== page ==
A Long Tryst

I am exhausted,
Love,
Utterly worn down,
ground down,
ground to dust.
I don’t need to be held
as much as inhaled.
Rolled in.
Dusted over your skin
after a long. hot. bath.
I want you
to walk about in the world
lightly scented,
with a fine, dry coating of
me all over
smoothing your skin

I want there to be nothing left
of me
when you get up
and dress again,
to play your vanishing act,
that’s what.

But you would blow all of the specks of dust back,
after going passed customs
in the end
by kissing my lips back into
warm
beating life.

I think I could want that,
at length.

Reconstitution,
after a suitable amount of
mindless, selfless, repose
within
and all over you.

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The Flower Failures

I wrote this a few years ago. I don’t want to give too much background information about this piece but, it is an adult fairytale. If you would like to know more, comment or email me bohemianmamameg@gmail.com

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The Flower Failures

Merryweather leaned forward, her knees pressed into the soft dirt as she crushed another of the marigold buds between her fingers. She looked over to her sister Flora and said, “I’ve found another one; that’s fourteen this morning.” Flora shook her head and clicked her tongue, and Merryweather shifted her weight to the right to reach the flowers at the back of the bed. It was hot this morning, too hot for working, but they had customers waiting in town and it couldn’t be delayed. As far as Merryweather could see, the empty white sky bore down upon the open land like some grievous weight, pressing on her back and driving her hands further into the flower bed. Her fingers found another of the diseased buds and pinched it from the stem. “Fifteen,” she whispered, and the bud popped between her fingers.

Flora sat down beside her and wiped the sweat off of her chin. “Where’s Fauna?”

“I don’t know; I haven’t seen her since breakfast.” Merryweather looked down at the marigolds and took her scissors out of her pocket. “I imagine she’s in the shed, mixing up today’s batch. Have you looked there?”

“I haven’t looked anywhere. I was just wondering where she was, that’s all.” Flora, older than Merryweather by nine years, was already starting to exhibit the signs of chronic arthritis that had debilitated their Mother. But, Merryweather’s fingers were still as nimble as when she was a girl, and so Flora had reluctantly passed the critical task of gathering the flowers to her.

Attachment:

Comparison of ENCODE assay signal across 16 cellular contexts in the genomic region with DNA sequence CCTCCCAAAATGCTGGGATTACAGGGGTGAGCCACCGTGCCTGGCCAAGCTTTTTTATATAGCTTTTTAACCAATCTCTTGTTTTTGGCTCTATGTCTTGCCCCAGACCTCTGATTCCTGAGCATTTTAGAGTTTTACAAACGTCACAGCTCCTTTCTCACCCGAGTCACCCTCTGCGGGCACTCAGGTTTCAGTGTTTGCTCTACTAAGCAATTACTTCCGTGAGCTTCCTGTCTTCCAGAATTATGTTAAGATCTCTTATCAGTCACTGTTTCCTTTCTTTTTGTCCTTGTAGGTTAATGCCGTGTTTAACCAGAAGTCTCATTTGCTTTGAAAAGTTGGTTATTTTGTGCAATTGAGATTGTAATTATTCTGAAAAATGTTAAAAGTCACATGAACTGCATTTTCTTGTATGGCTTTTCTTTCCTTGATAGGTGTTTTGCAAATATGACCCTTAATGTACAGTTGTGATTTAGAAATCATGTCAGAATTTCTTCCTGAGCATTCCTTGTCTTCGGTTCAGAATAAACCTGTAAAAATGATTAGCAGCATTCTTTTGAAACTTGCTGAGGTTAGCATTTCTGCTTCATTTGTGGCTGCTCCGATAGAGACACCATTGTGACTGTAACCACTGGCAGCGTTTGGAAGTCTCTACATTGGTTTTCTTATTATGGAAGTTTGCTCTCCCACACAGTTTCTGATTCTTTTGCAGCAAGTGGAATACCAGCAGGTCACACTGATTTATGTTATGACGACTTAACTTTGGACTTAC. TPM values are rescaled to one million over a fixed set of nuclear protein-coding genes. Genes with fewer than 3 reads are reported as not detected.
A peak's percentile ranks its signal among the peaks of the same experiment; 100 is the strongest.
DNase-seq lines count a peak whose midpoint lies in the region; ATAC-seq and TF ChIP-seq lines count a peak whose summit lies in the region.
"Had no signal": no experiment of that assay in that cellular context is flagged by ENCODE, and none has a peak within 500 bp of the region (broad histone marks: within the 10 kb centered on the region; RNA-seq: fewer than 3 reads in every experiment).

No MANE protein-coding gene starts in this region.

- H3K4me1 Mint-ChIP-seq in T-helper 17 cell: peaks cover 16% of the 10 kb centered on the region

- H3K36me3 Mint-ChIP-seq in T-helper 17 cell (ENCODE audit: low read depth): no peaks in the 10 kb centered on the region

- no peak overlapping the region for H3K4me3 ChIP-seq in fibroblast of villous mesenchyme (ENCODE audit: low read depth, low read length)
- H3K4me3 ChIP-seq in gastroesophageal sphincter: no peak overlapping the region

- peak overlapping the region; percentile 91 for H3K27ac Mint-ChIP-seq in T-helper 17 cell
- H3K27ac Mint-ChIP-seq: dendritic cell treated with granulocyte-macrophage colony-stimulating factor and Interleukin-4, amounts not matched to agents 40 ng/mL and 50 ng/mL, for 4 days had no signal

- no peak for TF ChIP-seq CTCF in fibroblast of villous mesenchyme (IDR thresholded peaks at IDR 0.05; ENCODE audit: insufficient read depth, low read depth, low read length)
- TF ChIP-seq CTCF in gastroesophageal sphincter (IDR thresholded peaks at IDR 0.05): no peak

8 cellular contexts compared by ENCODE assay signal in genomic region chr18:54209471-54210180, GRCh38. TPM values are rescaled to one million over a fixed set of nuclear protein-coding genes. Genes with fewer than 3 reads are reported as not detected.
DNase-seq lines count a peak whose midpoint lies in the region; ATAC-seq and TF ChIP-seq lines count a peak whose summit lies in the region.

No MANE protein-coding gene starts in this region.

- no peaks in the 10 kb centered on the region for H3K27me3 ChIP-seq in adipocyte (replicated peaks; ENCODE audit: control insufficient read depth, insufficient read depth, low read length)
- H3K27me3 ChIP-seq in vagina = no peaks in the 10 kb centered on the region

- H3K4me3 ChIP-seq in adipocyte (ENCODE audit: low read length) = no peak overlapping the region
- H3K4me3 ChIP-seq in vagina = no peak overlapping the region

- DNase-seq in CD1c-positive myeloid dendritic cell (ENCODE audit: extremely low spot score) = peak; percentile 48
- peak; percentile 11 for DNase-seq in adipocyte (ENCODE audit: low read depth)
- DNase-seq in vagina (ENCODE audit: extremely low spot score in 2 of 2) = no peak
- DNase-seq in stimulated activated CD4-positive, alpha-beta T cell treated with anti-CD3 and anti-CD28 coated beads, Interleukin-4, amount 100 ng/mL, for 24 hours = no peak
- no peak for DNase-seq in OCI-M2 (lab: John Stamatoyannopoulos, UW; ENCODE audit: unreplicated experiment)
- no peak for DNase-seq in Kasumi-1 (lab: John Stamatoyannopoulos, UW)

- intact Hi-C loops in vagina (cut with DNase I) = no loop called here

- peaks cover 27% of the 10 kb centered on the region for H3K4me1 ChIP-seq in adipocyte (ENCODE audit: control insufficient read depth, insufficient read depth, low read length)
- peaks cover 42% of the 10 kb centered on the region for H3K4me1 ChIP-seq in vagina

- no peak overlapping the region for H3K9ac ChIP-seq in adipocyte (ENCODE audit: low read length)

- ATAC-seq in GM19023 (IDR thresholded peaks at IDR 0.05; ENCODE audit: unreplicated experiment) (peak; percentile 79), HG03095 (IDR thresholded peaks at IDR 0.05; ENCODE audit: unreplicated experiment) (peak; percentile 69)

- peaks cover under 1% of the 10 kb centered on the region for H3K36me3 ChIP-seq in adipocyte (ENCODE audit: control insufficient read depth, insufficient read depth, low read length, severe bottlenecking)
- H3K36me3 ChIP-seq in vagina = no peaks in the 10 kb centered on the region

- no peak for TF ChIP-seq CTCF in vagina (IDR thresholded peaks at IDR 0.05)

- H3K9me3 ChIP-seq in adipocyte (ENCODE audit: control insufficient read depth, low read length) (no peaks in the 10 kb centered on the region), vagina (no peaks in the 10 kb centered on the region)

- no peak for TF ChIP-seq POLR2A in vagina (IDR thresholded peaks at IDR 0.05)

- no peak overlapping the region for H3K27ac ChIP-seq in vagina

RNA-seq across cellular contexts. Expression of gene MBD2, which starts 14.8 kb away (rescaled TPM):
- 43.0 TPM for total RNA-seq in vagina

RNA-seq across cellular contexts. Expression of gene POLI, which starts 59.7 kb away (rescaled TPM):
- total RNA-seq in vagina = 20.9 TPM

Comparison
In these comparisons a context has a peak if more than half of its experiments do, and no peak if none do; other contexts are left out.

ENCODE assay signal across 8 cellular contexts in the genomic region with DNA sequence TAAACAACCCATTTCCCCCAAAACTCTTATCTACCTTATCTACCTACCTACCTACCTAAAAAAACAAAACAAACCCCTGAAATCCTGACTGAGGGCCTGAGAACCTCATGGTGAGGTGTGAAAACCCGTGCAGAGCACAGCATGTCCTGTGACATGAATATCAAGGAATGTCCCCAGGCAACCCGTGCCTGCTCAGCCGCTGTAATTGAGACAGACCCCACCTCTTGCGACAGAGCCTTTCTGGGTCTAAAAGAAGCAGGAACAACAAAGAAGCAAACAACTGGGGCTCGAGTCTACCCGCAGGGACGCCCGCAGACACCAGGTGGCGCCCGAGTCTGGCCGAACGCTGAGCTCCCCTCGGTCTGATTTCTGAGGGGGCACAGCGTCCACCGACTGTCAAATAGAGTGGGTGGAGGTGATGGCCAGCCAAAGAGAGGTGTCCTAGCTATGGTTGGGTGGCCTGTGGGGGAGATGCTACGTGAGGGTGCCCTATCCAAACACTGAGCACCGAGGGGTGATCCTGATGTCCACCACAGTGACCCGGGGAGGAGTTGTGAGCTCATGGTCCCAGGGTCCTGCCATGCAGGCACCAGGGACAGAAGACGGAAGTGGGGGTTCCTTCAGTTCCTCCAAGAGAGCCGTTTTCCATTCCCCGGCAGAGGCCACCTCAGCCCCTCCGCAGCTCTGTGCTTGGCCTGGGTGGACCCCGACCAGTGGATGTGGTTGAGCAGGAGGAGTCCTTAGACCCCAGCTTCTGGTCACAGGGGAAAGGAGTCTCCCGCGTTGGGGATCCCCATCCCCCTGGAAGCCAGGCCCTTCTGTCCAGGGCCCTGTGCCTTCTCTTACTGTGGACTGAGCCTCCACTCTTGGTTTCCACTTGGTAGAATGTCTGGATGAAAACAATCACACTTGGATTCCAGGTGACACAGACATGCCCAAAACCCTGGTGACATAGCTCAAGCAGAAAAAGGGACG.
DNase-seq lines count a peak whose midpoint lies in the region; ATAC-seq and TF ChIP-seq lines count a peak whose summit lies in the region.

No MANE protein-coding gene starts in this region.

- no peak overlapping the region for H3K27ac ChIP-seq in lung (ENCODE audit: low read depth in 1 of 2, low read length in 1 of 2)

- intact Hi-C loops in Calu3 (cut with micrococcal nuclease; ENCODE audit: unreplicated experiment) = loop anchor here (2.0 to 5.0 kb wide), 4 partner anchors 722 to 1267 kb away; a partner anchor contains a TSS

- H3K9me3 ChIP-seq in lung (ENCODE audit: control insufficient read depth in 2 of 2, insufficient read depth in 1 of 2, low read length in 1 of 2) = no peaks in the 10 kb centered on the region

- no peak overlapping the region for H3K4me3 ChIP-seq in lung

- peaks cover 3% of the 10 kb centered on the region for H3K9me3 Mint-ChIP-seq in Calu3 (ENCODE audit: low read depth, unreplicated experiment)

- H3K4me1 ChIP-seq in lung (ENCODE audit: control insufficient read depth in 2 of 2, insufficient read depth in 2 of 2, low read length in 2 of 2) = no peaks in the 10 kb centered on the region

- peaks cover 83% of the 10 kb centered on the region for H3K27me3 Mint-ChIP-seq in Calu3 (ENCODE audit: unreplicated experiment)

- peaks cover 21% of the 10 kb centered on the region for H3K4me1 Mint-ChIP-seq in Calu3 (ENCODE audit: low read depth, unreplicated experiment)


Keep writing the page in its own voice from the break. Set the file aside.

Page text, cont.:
Flora was watching her out of the corner of her eye; Merryweather could tell. Her sister never did trust her to cut the flowers right, even though Merryweather has been doing it for three years and had only injured a few of the healthy babies out of the thousands she had harvested. She reached down and quickly cut the first one, exactly in the right place, just to show Flora she knew what she was doing. Flora sighed and looked away. Merryweather cut three more and put them in her basket. The flowers glowed orange and yellow in the bottom of the basket, unnatural and vaguely disturbing, like the eyes of jaundiced children.

“How many today, do you think?” Flora was watching her again, but not really seeing her this time, so Merryweather didn’t mind. She settled back on her heels and squinted at the contents of the basket.

“Well, yesterday there were forty-three, so I figure about the same today, maybe a bit more. This weather’s been helping; they’re blooming like crazy.” She looked at the next plant an put down the scissors to pinch off another malformed bud. “That is, if we don’t lose too many more. Sixteen.” She squashed the bud and threw it onto the paving stones, then took up her shears again. “Why don’t you go find Fauna and see if she’s ready for these? I’m almost done.”

Flora stood up slowly, favoring her stiff joints as she walked to the small shed at the back of the yard. Merryweather turned and watched her enter the shed, then come back out and wave, mouthing, “she’s in here, I’ve found her.” Merryweather looked back down at the flowers an cut another perfect bloom from the plants and put it in the basket with the others, ignoring with effort, it’s small breathless cry as it is separated from its stem.